This problem is definitely NP-hard and I can prove it. There is a reduction from 3-SAT to this problem. Specifically, it's a reduction from 3-SAT to the subproblem of this problem in which the dominoes are 1x3. There may also be other reductions for other specific sizes, but this one definitely works.
Essentially, in this reduction, we're going to use domino positions to encode either true or false. In specific, I'm going to adopt the same notation as the other solution, which is to say that I'll use asterisks to indicate open spaces on the grid. I'll also use sets of three capital letters to represent dominoes and lower case letters to represent "signals" which are spaces which may or may not be filled depending on the state of the system.
To embed a 3-SAT problem into this space, we're going to need a set of what I'll call gadgets which allow only certain states to be possible. Most of these gadgets will have a fixed number of dominoes in them. The exception will be the gadgets which represent the clauses which will have one extra domino if the clause is true (satisfied) but not when it is false (unsatisfied). We can interconnect these gadgets using paths. Together this will allow us to build a 3-SAT circuit. We will have a base number of dominoes since each path and gadget will take a standard amount of dominoes, we can add those up to get a base number k and then each clause gadget can have one extra domino if it is true, so if all clauses can be made true (and hence the expression satisfied) and there are n clauses, then the maximum number of dominoes will be n+k. If not, then the maximum number will be less than n+k. This is the basic form of the reduction. Next I will describe the gadgets and give examples.
Similar to the other answer, we're going to have two positions which encode true and false for a given variable. So, I'll start with a single tile which can be in two possible places.
This can either be covered with one domino like
AAA* or *AAA
Obviously, this cannot be covered with 2 dominoes and covering it with 0 dominoes would never be maximal. For my purposes, we're going to consider a protrusion to represent the value "false" and a lack of protrusion to represent "true". So we can view this part as having carrying two signals:
And in this case, only one of x or y will be covered, so we can consider the signals to be x and the logical not of x. For our purposes, whichever is covered is false, whichever is not covered is true. Next, we can transmit signals simply through straight can curved paths. If we have
We will again have exactly two dominoes and result in either x or y being covered, but not both.
Will have exactly the same behavior. So we can use this to create long and curving paths in lengths which are increments of 3. However, not all lengths we might want to use are increments of 3, so we need an additional gadget to move a different distance. I call this the fiddler gadget and it's only purpose is to move the signal slightly uneven distances to make things connect successfully. Its input comes from x and output goes to y and it merely transmits the same signal along. It looks like this:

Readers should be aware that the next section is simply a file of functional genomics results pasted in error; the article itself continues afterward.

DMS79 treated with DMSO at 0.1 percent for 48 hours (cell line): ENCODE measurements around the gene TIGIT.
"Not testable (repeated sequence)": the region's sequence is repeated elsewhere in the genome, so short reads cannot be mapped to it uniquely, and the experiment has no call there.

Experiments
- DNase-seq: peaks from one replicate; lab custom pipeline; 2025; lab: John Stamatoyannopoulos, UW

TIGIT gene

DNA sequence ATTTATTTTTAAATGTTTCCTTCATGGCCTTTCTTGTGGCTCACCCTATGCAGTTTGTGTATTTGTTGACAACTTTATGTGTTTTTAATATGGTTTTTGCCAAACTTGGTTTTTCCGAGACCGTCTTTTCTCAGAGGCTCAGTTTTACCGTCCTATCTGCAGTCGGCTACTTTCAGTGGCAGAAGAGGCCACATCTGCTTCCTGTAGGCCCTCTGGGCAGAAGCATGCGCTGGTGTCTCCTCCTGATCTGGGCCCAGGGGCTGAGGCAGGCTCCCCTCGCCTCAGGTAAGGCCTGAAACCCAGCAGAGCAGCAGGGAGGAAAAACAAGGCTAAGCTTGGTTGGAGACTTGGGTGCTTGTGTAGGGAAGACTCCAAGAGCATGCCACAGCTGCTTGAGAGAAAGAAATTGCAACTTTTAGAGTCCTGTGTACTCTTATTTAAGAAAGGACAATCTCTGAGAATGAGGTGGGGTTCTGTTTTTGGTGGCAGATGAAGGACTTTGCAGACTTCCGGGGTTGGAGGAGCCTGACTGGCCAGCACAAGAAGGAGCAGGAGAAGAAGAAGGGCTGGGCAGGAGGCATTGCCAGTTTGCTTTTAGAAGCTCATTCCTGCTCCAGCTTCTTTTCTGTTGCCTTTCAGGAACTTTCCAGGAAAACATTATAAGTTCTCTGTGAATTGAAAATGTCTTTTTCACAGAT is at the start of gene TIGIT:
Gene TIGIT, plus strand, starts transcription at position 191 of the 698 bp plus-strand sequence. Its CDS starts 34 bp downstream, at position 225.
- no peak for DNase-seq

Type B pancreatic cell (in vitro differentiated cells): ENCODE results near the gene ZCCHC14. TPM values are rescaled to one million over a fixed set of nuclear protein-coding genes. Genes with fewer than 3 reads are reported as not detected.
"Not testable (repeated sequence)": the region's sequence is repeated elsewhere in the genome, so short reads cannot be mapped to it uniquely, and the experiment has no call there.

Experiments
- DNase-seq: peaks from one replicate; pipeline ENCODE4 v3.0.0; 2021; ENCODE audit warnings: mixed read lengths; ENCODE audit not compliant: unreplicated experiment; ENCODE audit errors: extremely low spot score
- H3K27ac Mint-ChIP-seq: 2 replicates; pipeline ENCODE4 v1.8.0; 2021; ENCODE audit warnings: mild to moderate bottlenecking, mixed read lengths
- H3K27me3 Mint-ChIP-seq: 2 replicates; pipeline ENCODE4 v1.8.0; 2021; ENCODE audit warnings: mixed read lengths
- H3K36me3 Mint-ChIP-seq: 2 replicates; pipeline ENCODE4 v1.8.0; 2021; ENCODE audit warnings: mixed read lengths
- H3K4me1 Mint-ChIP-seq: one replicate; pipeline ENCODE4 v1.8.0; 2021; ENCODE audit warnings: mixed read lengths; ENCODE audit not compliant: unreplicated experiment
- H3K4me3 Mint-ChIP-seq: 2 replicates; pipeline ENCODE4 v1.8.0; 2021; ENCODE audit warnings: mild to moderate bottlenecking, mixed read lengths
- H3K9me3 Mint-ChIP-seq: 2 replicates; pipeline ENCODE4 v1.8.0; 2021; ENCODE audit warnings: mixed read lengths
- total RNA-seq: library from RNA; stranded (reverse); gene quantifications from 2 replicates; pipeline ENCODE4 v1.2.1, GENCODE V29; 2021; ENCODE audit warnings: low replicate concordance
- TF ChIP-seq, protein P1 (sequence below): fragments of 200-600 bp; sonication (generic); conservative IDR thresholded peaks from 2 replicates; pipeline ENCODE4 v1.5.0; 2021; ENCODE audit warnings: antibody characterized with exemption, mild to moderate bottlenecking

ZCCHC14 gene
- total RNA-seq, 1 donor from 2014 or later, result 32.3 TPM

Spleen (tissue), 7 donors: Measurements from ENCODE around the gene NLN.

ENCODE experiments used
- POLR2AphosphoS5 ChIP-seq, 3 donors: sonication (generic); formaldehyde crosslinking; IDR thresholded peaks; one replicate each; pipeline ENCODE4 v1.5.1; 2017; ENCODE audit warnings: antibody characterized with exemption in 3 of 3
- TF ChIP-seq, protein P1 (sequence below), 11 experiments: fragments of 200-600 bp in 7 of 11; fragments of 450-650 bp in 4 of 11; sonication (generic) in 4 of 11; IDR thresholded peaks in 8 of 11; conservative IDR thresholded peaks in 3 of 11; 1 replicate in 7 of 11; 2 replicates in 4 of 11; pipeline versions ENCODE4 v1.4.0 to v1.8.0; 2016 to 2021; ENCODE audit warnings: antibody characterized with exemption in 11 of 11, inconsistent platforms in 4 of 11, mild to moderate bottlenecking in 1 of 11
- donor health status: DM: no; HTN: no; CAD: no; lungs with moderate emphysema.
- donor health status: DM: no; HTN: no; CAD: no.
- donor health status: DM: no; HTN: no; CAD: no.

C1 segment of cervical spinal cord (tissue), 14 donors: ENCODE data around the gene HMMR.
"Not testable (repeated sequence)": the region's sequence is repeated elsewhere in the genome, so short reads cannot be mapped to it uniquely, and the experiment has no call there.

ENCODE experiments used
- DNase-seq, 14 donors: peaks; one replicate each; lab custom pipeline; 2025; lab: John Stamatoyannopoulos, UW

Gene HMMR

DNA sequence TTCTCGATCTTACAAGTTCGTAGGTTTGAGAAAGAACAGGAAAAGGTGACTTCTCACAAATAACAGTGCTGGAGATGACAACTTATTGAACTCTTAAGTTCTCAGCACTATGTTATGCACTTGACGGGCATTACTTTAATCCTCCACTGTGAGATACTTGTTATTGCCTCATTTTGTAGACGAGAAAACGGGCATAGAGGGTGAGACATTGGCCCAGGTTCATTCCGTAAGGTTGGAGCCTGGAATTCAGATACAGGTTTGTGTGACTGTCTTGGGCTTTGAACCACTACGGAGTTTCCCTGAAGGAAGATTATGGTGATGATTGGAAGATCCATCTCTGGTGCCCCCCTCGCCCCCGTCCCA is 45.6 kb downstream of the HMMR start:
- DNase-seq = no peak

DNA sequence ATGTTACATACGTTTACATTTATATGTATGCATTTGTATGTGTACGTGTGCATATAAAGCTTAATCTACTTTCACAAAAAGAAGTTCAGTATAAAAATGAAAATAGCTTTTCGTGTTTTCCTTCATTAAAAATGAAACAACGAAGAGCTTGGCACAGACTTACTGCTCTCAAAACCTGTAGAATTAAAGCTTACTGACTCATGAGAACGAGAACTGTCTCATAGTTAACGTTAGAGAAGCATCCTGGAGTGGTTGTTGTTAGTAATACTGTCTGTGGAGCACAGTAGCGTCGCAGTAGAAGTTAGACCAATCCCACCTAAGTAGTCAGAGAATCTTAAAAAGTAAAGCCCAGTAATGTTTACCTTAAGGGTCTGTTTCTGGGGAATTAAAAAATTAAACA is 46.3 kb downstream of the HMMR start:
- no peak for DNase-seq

It always contains exactly two dominoes and is filled in one of the following two ways:
If we're going to model 3-SAT, however, we need more than this. Specifically, we need some way to model the clauses. To do this, we have a gadget where one extra domino can be packed in if the clause is true. The clause will be true when one or more of its inputs is true. In this case, that means that we can pack one extra domino in when at least one of the inputs does not protrude. It will look like this:
If we add an extra path to each for clarity, then it looks like this:
If x,y, and z are all false, then they'll all have protrusions and it will be filled like
Where the rest of dominoes A,B, and F continue on down a path somewhere. If at least one of inputs is true, then we can pack in one extra domino (G) like so:
C B A D A B
C D C D C D
C D or C D or C D
GGGD* *CGGG *CGD*
* * G
EEEF EEEF GEEE
However, even if all inputs are true, then we cannot pack in more than one domino. That scenario would look like this:
And as you can see, we can only insert exactly one extra domino into the empty space, not two.
Now, if terms were never repeated, then we'd be done (or very nearly done). However, they can be repeated, so next, we need a signal splitter so that one variable can appear in
multiple terms. To do this, we utilize the following gadget:
In this gadget x is the input and y and z are the outputs. In this gadget, we can always pack 5 dominoes. If x protrudes than packing 5 dominoes will always require covering y and z as well. If x does not protrude, then covering y and z is not required. The packing where x does not protrude looks like this:
When x does protrude (we use X to indicate the end of the domino protruding into space x), the maximal packing necessarily covers both y and z:
I will take a moment to note that it would be possible to pack this with five dominoes when x is not protruding in such a way that either y or z protrude. However, doing so would result in terms which could be true (not protruding) becoming false (protruding). Allowing some of the terms (not variables, but actual terms in the clauses) to differ in value only by becoming false unnecessarily will never result in being able to satisfy an otherwise unsatisfiable expression. If our 3-SAT expression was (x | y | z) & (!x | y | !z) then allowing both x and !x to be false would only make things harder. If we were to allow both ends of something to be true, this would result in incorrect solutions, but we do not do this in this scheme. To frame it in terms of our specific problem, protruding unnecessarily will never result in more dominoes being able to be packed in later down the line.